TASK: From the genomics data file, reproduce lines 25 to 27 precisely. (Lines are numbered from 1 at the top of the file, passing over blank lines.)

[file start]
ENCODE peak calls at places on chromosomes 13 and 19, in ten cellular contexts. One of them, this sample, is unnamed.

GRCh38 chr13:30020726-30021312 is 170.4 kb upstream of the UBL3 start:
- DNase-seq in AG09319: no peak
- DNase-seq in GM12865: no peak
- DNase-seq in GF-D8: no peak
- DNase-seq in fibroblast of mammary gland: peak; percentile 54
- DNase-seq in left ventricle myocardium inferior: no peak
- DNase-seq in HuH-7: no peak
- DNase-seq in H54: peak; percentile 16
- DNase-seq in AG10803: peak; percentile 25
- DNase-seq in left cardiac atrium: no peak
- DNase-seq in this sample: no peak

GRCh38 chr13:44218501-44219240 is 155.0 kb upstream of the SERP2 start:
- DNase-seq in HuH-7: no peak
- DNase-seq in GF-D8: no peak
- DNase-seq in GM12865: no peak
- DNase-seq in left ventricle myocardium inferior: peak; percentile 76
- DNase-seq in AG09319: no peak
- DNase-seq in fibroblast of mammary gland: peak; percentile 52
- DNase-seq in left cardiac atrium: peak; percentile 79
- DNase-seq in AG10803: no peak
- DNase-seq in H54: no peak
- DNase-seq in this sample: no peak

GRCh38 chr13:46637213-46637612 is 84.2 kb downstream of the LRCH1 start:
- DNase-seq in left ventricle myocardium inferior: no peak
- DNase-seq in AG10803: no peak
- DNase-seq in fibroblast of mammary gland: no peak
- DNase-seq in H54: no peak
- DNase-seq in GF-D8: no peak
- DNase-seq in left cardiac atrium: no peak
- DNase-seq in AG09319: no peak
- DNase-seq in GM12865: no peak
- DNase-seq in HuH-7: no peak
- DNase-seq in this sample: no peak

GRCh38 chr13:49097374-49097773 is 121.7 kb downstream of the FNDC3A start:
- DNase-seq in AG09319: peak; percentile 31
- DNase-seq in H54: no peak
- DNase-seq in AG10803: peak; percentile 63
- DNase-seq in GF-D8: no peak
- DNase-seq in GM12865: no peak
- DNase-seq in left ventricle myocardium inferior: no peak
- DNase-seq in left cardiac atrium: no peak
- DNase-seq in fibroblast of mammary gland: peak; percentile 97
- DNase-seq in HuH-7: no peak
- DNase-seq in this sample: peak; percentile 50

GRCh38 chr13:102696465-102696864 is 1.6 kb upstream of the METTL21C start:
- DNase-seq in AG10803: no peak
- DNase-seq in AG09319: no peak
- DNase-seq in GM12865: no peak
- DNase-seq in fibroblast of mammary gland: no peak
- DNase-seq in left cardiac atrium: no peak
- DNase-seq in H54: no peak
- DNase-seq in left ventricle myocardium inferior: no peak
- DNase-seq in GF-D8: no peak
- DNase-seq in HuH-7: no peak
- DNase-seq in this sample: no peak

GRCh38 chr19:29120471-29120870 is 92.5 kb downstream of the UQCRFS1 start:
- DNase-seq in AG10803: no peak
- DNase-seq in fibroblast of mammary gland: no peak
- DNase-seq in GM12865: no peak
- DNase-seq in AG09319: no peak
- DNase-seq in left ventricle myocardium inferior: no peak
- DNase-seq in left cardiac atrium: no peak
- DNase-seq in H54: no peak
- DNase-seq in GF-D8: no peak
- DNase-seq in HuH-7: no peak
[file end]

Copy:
- DNase-seq in left ventricle myocardium inferior: no peak
- DNase-seq in AG10803: no peak
- DNase-seq in fibroblast of mammary gland: no peak